Don’t use the commercially available courses offered to you by private companies which are unaffiliated to ACER (Australian Council for Education Research). ACER is the final authority on the UMAT test and (quote) “do not recommend or endorse any commercially available courses offering UMAT preparation. Nor do ACER or the [UMAT] Consortium have knowledge of the content of such courses, or any involvement in their development, or any commercial interest in the programs.” The aforementioned quote and the link to its source come straight from the final UMAT authority. Those suggestions are also repeated by various universities throughout Australasia; the University of Auckland included. Those courses are expensive and may be an entire waste of money. Although you may hear some statistics from some companies like ‘most people who sat this course were offered an interview’, those statistics may not be entirely reliable since the courses are extremely expensive and those that can afford the courses are then probably of higher socioeconomic position and had a better chance of securing a place in the desired degree anyways. It’s even more possible that said companies are manipulating stressed first year students’ mentality of ‘if other people take the course and I don’t, I will be disadvantaged’. Of course, this comment will inevitably be argued against by other students (probably affiliated with the aforementioned companies). However, affiliated or not, a strong argument that is presented is that one would like to say that they tried everything they did to get into their desired programme of choice even if that included working extra jobs to pay for extracurricular tuition so that one may be satisfied of their effort despite the outcome of their application. I do not slight this idea at all and admire the mettle of those who choose this arduous road.
TL;DR: Ultimately, the choice is yours. When all official sources related to the UMAT Consortium and the Medical Admissions Office recommend you to not take ‘UMAT tuition’ offered by private commercial companies is pitted against those private companies’ statistics which obviously point to their own financial gain, it is possibly better to listen to the official source of information.
4) What is the MH03 form I’ve heard about?
Back in 2013, there was a form which was required to be submitted separately to the SSO application for MBChB called the ‘MH03’ form. On this form asked 2 questions: “Please state briefly why you wish to undertake the medical programme. Please include any professional and personal experiences, and other personal attributes that you feel are relevant.” and “Please describe any sporting, cultural, artistic and community involvements, leadership roles and other personal achievements that you feel are worthy of merit.” You were given (if I remember correctly) 3000 characters for each question - this was submitted online separately to the SSO application.
In 2014, you were required to type in the answers in the application on SSO along with the rest of your personal information and UMAT ID for the University to get your UMAT results etc. I am unsure if this will be required for this year; however, I personally reckon it is a great idea to write the answers to those questions anyways because it will help you realise more explicitly why you would like to be a doctor - a bit of self reflection that can be quite useful.
Beyond first year
1) What options are there apart from medicine?
There are many options available! You can apply for Optometry or Pharmacy, switch to Nursing, continue with Biomedical Science/Health Science, switch to the medical science degrees: BSc (Physiology) or BSc (Pharmacology) etc. If you’re keen on getting into medicine, there is still postgraduate entry into medicine you can consider and that is after you have completed an undergraduate degree i.e. a Bachelor’s degree.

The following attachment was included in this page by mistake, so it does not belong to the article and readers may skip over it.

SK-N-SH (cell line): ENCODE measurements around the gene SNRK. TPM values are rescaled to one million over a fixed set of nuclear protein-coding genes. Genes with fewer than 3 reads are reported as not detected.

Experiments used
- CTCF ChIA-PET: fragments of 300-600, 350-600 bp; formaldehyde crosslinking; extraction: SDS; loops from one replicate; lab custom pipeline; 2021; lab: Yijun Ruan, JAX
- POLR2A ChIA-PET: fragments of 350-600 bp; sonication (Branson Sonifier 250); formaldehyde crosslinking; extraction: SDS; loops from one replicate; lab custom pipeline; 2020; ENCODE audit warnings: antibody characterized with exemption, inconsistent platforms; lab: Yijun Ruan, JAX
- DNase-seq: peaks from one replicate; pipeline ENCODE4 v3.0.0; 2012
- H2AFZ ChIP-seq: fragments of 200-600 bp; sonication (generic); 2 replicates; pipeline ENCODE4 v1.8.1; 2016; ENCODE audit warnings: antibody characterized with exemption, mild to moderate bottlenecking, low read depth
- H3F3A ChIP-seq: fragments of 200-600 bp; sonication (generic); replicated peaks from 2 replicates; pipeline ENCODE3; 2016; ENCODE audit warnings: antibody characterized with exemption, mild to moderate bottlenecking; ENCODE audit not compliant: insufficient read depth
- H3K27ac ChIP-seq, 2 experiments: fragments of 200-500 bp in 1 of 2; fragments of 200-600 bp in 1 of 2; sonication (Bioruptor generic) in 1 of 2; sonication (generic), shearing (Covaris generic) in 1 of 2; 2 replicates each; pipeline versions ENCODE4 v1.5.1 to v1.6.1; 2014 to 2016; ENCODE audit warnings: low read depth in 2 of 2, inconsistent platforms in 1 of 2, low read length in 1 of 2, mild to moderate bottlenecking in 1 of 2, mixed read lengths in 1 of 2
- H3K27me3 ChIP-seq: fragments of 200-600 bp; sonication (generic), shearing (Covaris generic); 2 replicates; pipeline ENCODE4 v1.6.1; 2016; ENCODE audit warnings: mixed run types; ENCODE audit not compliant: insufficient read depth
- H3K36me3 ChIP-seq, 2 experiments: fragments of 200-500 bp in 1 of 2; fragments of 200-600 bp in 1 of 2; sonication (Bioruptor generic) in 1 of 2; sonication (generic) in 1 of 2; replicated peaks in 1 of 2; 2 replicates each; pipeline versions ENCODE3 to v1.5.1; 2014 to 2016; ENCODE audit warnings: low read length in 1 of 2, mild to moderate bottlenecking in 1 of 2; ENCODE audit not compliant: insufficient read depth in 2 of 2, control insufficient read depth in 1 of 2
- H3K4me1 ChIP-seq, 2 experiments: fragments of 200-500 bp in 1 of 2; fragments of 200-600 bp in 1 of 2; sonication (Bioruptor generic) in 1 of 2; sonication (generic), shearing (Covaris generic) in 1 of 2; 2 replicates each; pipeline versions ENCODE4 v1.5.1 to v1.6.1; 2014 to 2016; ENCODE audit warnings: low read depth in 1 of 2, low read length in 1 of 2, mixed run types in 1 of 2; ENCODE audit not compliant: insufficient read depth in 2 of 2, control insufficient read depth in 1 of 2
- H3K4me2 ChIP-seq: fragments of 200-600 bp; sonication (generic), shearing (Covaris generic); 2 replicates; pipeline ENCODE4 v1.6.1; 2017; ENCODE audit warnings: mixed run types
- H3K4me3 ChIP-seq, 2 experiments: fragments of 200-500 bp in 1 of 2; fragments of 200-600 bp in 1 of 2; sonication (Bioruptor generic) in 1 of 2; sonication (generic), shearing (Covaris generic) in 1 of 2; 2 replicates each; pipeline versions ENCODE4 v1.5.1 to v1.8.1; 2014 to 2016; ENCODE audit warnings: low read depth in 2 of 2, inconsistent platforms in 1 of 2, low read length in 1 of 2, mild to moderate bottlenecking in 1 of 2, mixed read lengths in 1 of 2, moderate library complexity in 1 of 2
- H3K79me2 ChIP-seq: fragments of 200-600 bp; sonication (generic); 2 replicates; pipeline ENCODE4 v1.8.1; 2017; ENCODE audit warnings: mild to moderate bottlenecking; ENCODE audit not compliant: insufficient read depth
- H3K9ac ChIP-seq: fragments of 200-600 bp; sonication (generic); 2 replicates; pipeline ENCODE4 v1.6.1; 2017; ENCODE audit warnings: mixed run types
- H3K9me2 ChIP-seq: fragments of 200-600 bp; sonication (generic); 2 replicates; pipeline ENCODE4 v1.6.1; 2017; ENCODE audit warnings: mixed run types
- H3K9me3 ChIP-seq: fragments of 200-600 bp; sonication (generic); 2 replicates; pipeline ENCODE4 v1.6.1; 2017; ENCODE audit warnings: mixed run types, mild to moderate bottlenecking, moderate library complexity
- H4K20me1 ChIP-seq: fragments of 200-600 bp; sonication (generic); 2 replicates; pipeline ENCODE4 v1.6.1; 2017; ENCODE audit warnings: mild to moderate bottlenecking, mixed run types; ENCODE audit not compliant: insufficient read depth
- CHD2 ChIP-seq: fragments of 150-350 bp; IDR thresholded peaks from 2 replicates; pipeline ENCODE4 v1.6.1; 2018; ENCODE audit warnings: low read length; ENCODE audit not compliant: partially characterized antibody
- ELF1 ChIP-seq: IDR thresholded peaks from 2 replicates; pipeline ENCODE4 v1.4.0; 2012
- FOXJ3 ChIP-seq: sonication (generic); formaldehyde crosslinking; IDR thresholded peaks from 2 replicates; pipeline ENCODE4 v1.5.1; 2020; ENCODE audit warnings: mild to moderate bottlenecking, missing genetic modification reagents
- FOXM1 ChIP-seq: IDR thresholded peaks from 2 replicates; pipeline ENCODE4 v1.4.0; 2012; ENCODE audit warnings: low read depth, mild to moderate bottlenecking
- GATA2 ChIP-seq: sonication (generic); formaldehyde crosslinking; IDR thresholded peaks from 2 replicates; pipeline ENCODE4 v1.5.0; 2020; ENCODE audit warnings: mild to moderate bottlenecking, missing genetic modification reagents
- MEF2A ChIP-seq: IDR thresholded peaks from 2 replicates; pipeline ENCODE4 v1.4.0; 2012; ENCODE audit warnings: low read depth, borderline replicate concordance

Optometry: Here and here
Pharmacy: Here and here
Nursing: Here and here
These degrees (above), along with Medicine (MBChB), are specialist clinical degrees where you will learn about patient interaction. Therefore, they have a clinical element and will have their own unique papers and a different degree structure; e.g. have 30-point papers (normal papers are usually only worth 15 points)
Medical Science degrees (degrees which have ‘MEDSCI’ papers as part of their core papers)
Biomedical Science: Here
Medicinal Chemistry: Here
Bioscience Enterprise: Here
2) I hate BIOSCI papers. Is there any way I don’t have to do them past first year?
BIOSCI papers get much better in 2nd year and 3rd year with regards to Biomedical Science. But if you really dislike BIOSCI and wish to not take them, you can switch to Physiology or Pharmacology. These 2 degrees comprise purely of MEDSCI papers and you get a bit much more freedom to choose elective papers.
Quite a few people generally find BIOSCI papers to be more manageable than MEDSCI papers, especially in Stage II and III, as MEDSCI papers have lengthy lab reports and tend to just have more content than BIOSCIs, so make sure you weigh your options as dropping BIOSCI papers could end up being detrimental.
Switching from Biomed to Physiology is quite a popular option for people going into 2nd year, however 3rd year Physiology requires you to take four MEDSCI papers out of 309, 311, 312, 316 and 317. This forces Physiology students to take either one (or both) out of 309 and 311 which are notorious for being the most difficult Stage III MEDSCIs.
There are a lot of different factors so if you want more information please contact us at email@example.com and we'll try our best to help.
3) Is it still possible to do BSc (Physiology/Psychology) and still complete it within 3 years even if I did Biomedical Science 1st year?
Yes! That is entirely possible because it is possible to finish Psychology’s first and 2nd year papers within one year due to some papers’ prerequisites to be BIOSCI or MEDSCI first year papers. More info here and here.
4) What kind of jobs are there for BSc (Biomedical Science) graduates?
This question will be addressed in later talks held by SAMS due to the very large possibilities. Stay tuned for when and where these events will take place!
5) What are these specialisations for Biomedical Science?
These specialisations include:
The different papers for each specialisation can be viewed on the University website here and the descriptions for each here.
These specialisations aren't compulsory but are recommended so that once you have completed your degree you will have specialised in a specific topic, rather than having done a range of papers that don't really relate to one another.
If you are considering further study in the medical sciences and want help regarding Stage II and Stage III course selections, stay tuned on our Facebook page and/or lecture announcements. We have talks which will occur later in the year for first year and for second year medical sciences students addressing these sorts of questions at greater depth. Otherwise, feel free to email us at firstname.lastname@example.org.